Albania cuts Iran ties over cyberattack, U.S. vows further action – Reuters

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Police officers stands in front of the Embassy of the Islamic Republic of Iran in Tirana, Albania, September 7, 2022. REUTERS/Florion Goga
TIRANA, Sept 7 (Reuters) – Albania severed diplomatic relations with Iran on Wednesday and kicked out its diplomats after a cyberattack in July it blamed on the Islamic Republic, a move Washington supported as it vowed to take action in response to the attack on its NATO ally.
Albania ordered Iranian diplomats and embassy staff to leave within 24 hours.
"The government has decided with immediate effect to end diplomatic relations with the Islamic Republic of Iran," Prime Minister Edi Rama said in a video statement.
"This extreme response … is fully proportionate to the gravity and risk of the cyberattack that threatened to paralyse public services, erase digital systems and hack into state records, steal government intranet electronic communication and stir chaos and insecurity in the country," Rama said.
There was no immediate comment from the Iranian Embassy in Tirana. There were no police units around the Iranian embassy premises in Tirana.
The United States said it concluded after weeks of investigation that Iran was behind the "reckless and irresponsible" July 15 cyberattack.
"The United States will take further action to hold Iran accountable for actions that threaten the security of a U.S. ally and set a troubling precedent for cyberspace," the White House National Security Council said in a statement.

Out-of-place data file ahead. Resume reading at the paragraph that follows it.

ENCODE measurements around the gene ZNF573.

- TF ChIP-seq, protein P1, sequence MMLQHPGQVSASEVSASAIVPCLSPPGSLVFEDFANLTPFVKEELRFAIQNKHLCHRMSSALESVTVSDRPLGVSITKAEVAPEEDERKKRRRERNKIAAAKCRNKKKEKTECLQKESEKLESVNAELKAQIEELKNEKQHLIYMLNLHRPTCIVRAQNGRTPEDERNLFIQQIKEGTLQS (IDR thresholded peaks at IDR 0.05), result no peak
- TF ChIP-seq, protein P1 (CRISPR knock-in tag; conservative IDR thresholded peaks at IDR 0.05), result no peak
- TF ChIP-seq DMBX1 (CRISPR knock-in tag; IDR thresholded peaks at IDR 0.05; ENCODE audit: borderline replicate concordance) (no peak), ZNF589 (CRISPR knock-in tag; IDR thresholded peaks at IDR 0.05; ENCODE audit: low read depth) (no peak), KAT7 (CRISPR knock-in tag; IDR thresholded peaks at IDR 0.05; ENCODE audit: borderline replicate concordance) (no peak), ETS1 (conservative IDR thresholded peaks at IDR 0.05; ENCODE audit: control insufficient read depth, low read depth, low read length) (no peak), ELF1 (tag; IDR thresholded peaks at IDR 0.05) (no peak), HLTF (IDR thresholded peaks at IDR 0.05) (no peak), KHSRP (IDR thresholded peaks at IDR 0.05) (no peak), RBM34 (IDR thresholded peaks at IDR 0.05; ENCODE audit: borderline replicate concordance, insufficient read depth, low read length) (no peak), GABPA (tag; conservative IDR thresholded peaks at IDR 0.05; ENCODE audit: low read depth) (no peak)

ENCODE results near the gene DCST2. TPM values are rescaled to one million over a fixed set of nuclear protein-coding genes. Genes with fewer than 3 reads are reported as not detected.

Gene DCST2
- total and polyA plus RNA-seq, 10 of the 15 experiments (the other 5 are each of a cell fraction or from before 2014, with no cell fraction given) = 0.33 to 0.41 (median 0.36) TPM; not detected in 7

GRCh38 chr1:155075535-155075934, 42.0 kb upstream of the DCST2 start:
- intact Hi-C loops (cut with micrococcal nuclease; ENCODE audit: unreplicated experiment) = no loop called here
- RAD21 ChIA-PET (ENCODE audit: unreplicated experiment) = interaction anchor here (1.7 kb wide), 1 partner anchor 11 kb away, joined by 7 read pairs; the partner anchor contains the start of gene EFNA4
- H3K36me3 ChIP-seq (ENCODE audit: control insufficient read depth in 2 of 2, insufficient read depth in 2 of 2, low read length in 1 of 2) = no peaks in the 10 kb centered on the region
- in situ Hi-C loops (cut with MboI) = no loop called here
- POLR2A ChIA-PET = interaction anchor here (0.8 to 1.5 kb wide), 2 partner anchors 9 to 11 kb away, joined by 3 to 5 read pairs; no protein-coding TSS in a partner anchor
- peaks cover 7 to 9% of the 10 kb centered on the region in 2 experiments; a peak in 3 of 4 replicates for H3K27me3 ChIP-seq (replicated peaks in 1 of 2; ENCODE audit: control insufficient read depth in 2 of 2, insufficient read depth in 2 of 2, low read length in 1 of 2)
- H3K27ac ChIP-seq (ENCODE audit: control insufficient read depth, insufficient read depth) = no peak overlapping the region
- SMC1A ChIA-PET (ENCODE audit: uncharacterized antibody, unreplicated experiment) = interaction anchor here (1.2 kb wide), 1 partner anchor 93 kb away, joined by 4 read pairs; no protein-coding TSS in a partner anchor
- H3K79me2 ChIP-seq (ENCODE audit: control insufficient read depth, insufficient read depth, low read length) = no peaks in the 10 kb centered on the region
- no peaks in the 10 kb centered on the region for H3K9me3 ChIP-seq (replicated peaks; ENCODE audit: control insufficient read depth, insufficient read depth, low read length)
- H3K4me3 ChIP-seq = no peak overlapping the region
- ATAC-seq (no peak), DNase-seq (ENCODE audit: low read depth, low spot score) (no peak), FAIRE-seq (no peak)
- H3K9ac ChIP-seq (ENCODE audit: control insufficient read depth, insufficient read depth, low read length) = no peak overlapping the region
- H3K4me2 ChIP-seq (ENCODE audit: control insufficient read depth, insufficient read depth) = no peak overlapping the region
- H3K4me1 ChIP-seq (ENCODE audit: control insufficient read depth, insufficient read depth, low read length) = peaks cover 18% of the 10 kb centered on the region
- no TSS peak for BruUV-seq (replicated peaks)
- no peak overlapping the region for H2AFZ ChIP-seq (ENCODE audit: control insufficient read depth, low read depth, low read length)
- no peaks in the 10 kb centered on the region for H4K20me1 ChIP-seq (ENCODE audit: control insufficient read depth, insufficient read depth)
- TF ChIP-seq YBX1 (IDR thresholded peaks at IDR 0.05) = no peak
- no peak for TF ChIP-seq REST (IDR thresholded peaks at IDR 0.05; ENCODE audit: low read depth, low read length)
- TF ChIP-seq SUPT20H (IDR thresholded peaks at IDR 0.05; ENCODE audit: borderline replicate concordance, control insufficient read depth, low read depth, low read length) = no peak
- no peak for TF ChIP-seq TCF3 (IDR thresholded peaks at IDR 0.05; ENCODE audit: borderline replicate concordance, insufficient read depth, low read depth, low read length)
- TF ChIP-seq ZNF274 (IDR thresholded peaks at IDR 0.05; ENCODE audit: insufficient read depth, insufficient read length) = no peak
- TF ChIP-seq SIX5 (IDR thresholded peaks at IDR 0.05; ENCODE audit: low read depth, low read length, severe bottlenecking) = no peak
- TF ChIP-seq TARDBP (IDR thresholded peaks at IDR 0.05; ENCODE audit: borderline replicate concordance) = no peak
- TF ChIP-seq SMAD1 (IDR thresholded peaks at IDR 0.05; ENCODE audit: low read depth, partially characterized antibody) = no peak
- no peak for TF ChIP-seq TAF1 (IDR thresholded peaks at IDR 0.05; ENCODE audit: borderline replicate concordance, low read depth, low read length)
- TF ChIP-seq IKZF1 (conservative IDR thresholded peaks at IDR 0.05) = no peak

Albania and Iran have had tense relations since 2014, when Albania accepted some 3,000 members of the exiled opposition group People's Mujahideen Organization of Iran, also known by its Farsi name Mujahideen-e-Khalq, who have settled in a camp near Durres, the country's main port.
U.S. Cybersecurity firm Mandiant, which noted the hacking activity in a blog post earlier this month, said the group – which had ties to Iran – deployed a complex attack which used malicious data-wiping software against Iranian dissidents.
"This is possibly the strongest public response to a cyberattack we have ever seen,” John Hultquist, Vice President of Intelligence at Mandiant, said in an emailed statement. “While we have seen a host of other diplomatic consequences in the past, they have not been as severe or broad as this action”.
The move comes days after NATO member state Montenegro blamed a criminal group called Cuba Ransomware for a digital attack on its government infrastructure which officials there described as unprecedented.
"Even though the incidents are probably unrelated, regular disruptions to government infrastructure are an alarming trend,” Hultquist said.
Albania has previously said it had foiled several planned attacks by Iranian agents against the Iranian opposition group.
"The in-depth investigation provided us with indisputable evidence that the cyberattack against our country was orchestrated and sponsored by the Islamic Republic of Iran through the engagement of four groups that enacted the aggression," Rama said.
The U.S. government has been on the ground for weeks with private sector partners to investigate and help Albania recover from the attack that destroyed government data and disrupted public services, the White House said.
"We have concluded that the Government of Iran conducted this reckless and irresponsible cyberattack and that it is responsible for subsequent hack and leak operations," it said.
The United States called the attack unprecedented because it said it violated the peacetime norm of not damaging critical infrastructure that the public relied on.
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Britain's Queen Elizabeth was forced to cancel a planned virtual meeting with ministers on Wednesday after being advised to rest by her doctors, a day after the 96-year-old monarch appointed Liz Truss as the country's new prime minister.
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